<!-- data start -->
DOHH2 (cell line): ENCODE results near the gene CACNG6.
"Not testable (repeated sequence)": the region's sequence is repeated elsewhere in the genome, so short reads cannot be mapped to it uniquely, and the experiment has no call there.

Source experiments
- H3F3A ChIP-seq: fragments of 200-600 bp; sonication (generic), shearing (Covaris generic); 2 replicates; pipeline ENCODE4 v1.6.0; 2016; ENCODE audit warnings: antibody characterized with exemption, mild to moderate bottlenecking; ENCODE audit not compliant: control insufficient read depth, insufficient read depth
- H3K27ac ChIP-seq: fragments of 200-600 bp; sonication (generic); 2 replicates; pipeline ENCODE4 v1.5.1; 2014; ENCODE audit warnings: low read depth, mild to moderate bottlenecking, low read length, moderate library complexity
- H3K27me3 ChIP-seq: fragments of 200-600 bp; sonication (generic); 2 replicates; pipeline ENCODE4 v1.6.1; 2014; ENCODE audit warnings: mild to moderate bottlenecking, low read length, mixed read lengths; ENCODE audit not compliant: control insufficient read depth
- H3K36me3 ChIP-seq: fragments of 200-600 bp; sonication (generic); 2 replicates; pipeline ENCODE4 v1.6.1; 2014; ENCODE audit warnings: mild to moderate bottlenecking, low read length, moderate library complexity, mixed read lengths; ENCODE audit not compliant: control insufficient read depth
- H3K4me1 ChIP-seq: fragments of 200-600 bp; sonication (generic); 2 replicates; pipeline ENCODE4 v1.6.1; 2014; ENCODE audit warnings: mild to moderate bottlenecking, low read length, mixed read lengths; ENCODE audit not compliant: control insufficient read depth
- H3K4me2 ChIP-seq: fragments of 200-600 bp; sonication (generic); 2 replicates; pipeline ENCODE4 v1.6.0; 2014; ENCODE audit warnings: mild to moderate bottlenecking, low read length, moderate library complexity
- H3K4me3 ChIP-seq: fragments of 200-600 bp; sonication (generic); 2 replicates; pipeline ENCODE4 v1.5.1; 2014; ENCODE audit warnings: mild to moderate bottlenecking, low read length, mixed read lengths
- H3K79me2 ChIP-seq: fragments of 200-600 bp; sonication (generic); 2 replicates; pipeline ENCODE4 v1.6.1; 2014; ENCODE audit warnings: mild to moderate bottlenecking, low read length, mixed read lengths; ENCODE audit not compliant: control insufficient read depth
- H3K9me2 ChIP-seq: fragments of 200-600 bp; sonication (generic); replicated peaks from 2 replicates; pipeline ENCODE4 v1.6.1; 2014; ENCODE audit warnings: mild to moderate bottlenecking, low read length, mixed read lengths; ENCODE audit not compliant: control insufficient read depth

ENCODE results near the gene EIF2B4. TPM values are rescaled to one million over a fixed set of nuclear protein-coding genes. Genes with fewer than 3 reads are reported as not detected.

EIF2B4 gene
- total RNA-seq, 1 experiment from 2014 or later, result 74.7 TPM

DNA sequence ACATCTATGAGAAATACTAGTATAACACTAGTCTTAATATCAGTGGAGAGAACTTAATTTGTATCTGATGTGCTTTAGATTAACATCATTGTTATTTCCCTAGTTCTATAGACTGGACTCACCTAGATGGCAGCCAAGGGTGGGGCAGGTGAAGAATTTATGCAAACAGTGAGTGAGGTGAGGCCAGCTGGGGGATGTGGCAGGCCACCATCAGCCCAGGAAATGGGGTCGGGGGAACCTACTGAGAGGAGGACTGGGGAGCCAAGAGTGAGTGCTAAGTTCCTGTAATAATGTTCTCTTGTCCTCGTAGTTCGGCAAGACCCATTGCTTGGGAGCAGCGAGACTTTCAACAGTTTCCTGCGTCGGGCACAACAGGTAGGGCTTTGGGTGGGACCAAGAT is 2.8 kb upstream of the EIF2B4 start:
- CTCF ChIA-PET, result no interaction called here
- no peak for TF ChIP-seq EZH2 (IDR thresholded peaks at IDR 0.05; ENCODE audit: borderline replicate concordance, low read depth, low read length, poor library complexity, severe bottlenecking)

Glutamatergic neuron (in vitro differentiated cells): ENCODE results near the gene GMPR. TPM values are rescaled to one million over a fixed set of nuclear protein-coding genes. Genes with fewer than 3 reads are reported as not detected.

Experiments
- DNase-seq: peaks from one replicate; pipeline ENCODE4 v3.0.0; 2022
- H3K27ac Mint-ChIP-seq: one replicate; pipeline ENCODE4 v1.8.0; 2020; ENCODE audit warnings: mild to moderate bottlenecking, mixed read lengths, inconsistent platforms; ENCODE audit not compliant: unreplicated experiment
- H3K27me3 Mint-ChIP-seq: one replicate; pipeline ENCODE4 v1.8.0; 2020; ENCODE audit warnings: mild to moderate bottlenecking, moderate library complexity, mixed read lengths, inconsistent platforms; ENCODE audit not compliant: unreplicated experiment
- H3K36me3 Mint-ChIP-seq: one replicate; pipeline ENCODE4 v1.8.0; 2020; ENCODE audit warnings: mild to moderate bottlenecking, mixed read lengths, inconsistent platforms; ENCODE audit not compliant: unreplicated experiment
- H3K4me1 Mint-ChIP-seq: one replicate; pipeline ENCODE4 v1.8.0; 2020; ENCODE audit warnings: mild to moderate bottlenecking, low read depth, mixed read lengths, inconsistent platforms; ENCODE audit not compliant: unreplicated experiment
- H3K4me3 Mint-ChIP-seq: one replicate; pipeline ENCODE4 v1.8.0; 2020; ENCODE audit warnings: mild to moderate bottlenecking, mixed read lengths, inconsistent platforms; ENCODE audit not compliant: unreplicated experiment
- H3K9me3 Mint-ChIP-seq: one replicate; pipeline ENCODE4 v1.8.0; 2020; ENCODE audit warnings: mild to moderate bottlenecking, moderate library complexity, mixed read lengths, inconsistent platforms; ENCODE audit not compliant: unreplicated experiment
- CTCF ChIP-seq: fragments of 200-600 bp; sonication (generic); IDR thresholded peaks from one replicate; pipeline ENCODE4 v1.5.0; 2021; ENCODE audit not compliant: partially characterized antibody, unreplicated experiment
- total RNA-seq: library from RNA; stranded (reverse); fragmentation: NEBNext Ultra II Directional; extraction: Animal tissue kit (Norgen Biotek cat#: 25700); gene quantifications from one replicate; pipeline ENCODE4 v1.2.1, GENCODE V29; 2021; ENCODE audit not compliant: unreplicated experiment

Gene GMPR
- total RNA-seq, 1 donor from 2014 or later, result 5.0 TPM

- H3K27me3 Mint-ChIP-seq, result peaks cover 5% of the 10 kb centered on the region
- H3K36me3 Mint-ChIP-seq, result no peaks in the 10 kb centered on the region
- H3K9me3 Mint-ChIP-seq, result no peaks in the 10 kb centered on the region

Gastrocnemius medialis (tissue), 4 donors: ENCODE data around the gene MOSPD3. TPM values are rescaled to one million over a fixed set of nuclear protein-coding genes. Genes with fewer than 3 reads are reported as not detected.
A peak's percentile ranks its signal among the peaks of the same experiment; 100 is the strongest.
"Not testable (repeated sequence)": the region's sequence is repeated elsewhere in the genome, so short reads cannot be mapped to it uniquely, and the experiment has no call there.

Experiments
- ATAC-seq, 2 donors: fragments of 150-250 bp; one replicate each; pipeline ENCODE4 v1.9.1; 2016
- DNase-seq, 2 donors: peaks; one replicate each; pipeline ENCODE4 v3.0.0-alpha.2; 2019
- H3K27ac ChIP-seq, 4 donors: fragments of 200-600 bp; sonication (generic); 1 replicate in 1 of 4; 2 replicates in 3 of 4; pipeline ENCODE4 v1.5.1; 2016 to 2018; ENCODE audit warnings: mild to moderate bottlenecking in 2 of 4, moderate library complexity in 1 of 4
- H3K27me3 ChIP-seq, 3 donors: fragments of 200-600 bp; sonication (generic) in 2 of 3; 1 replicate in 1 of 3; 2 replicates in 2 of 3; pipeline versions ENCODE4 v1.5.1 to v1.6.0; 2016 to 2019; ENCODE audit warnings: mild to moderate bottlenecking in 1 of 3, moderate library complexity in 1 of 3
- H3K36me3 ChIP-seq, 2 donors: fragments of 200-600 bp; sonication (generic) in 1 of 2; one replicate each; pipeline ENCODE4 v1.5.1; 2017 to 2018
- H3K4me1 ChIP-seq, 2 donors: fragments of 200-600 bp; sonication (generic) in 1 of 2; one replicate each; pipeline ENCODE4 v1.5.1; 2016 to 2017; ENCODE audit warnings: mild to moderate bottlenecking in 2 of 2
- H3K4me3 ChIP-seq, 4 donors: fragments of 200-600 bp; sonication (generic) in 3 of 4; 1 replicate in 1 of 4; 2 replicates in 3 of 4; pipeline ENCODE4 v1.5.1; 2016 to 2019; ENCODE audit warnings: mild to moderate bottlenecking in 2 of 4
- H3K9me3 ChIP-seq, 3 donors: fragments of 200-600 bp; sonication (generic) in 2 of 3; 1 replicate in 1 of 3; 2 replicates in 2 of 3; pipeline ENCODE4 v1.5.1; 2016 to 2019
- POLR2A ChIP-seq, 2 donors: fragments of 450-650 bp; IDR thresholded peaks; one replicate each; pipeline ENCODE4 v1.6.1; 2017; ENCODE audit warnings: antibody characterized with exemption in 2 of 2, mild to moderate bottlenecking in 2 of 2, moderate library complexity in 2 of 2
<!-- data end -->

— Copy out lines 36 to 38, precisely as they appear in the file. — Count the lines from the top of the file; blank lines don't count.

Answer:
A peak's percentile ranks its signal among the peaks of the same experiment; 100 is the strongest.
"Not testable (repeated sequence)": the region's sequence is repeated elsewhere in the genome, so short reads cannot be mapped to it uniquely, and the experiment has no call there.

Experiments